Sen. Snowe and the posting of "How to Make a Nuclear Bomb"
November 4, 2006
Maine's Democratic candidate for U.S. Senate Saturday questioned the extent of Sen. Olympia Snowe's involvement in the posting on the internet of directions on how to make a nuclear bomb, as revealed in a New York Times article Friday.

"We learned yesterday from the New York Times that the Senate Intelligence Committee, on which Sen. Olympia Snowe sits, is responsible for the posting on the internet of "detailed information on how to build nuclear firing circuits and triggering explosives, as well as the radioactive cores of atom bombs," Hay Bright said in a press conference Saturday afternoon at the Democratic Party campaign headquarters in Bangor.

The New York Times story says the Bush administration ordered the posting under pressure from Congressional Republicans, led by the chairman of the House Intelligence Committee Congressman Peter Hoekstra of Michigan, and his Senate counterpart, Pat Roberts of Kansas. The documents were pulled off the site Friday after the New York Times inquiry.

"As a member of the Senate Intelligence Committee, did Sen. Snowe know about her committee chair's insistence on this internet posting? If so, did she approve of it? If she did not know, why not? Was the 28-year senior senator from Maine kept out of the loop? Or was she just not paying attention?"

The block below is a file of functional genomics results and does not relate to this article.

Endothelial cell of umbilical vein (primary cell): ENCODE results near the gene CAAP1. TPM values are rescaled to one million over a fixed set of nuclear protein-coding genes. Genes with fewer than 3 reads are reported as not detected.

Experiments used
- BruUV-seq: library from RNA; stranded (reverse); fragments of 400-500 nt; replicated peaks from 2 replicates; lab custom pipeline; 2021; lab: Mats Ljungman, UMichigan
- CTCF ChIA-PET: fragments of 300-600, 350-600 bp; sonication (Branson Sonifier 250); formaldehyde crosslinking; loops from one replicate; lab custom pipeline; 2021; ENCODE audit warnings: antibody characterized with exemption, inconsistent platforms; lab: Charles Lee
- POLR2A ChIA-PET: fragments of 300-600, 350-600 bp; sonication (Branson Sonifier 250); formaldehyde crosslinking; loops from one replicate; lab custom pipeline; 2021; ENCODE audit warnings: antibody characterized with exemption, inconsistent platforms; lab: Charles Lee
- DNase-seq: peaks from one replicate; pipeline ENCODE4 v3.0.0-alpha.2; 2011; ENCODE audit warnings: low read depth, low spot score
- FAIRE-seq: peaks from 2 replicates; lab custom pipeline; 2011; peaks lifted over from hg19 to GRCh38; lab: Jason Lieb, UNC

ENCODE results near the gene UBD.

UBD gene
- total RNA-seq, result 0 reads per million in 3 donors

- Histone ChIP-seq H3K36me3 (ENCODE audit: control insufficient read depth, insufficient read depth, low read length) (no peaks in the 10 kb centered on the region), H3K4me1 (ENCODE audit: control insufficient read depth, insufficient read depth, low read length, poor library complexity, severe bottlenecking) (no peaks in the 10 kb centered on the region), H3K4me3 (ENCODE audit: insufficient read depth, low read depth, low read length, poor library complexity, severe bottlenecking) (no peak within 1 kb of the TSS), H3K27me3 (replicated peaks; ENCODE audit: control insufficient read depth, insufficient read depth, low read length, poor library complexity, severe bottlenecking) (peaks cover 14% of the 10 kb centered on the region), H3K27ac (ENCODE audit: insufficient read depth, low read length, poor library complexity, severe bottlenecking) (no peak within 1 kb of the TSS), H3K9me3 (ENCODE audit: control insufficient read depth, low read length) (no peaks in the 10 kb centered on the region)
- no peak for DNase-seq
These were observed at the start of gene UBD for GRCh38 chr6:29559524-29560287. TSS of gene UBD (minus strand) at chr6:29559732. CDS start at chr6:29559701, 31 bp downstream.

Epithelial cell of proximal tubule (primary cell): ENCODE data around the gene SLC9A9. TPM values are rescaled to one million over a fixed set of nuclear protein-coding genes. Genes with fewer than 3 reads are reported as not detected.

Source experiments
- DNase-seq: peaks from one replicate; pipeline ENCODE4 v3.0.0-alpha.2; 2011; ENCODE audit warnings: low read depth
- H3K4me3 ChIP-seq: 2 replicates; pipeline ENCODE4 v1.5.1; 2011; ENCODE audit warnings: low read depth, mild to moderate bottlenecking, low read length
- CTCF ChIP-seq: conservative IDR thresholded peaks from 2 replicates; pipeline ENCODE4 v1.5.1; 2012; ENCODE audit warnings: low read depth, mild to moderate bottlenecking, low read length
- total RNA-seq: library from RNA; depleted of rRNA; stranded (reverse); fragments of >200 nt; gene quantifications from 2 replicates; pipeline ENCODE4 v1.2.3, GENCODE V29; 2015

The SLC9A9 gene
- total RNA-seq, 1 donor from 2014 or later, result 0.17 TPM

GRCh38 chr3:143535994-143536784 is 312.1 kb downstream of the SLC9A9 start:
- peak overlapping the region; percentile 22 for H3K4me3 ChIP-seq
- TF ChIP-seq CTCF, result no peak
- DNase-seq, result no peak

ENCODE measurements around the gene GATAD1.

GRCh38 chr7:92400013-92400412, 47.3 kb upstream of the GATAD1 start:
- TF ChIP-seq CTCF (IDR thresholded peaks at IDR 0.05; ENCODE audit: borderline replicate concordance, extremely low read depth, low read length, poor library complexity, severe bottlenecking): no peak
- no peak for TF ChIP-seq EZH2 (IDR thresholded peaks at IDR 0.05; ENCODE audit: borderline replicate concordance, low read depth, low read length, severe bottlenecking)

"This serious threat to our nation's security happened on Olympia Snowe's watch, orchestrated by the Senate Intelligence Committee on which she sits," Hay Bright said. "It is just the latest in a long list of bad decisions, made by Sen. Snowe, made with her support, or on her watch."

Pulling out quotes from several recent newspaper editorials criticizing Snowe's performance the past six years - "troubling concessions that are likely to be challenged in court," "a blank check to wage war" "suspension of habeas corpus rights," "weakening the role of Congress," "she also has enabled his [Bush's] agenda in ways that are detrimental to a free people" - Hay Bright added her own, "the issue of nuclear bomb making instructions, put on the internet at the insistence of the Senate Intelligence Committee on which she sits."

"If this is what has happened on Olympia Snowe's watch only in the past six years of the Bush administration, what will the next six years on her watch get us?" Hay Bright asked. "Can we afford to find out?"

U.S. Senators are elected to serve a six-year term. The election to determine who Maine will send to the U.S. Senate for the next six years happens this Tuesday, Nov. 7, 2006.

Click here for the complete text of Hay Bright's press conference remarks.